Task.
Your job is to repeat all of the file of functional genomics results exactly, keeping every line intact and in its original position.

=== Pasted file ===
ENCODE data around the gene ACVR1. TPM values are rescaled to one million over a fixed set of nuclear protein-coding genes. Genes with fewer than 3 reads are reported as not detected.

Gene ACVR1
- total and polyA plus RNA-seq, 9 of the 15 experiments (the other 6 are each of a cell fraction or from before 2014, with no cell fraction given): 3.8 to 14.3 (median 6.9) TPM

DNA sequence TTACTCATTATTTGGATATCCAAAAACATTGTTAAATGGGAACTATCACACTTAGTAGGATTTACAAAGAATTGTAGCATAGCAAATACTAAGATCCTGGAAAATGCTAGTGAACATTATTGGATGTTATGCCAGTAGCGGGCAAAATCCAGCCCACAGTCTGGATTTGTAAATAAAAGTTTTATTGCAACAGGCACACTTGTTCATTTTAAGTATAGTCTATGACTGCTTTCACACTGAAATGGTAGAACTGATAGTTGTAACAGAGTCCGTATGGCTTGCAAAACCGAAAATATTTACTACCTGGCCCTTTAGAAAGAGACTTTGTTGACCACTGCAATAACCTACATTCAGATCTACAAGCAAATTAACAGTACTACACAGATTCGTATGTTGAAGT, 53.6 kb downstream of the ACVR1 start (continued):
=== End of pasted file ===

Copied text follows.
ENCODE data around the gene ACVR1. TPM values are rescaled to one million over a fixed set of nuclear protein-coding genes. Genes with fewer than 3 reads are reported as not detected.

Gene ACVR1
- total and polyA plus RNA-seq, 9 of the 15 experiments (the other 6 are each of a cell fraction or from before 2014, with no cell fraction given): 3.8 to 14.3 (median 6.9) TPM

DNA sequence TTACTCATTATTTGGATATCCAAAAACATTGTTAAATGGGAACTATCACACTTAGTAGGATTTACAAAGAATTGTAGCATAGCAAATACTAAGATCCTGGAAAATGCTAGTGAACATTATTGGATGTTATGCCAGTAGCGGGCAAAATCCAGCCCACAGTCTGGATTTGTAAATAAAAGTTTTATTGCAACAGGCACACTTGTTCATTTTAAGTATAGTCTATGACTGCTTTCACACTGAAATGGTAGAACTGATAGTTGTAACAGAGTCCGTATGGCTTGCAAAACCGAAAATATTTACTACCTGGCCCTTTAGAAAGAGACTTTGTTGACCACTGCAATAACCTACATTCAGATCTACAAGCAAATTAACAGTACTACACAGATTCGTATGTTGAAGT, 53.6 kb downstream of the ACVR1 start (continued):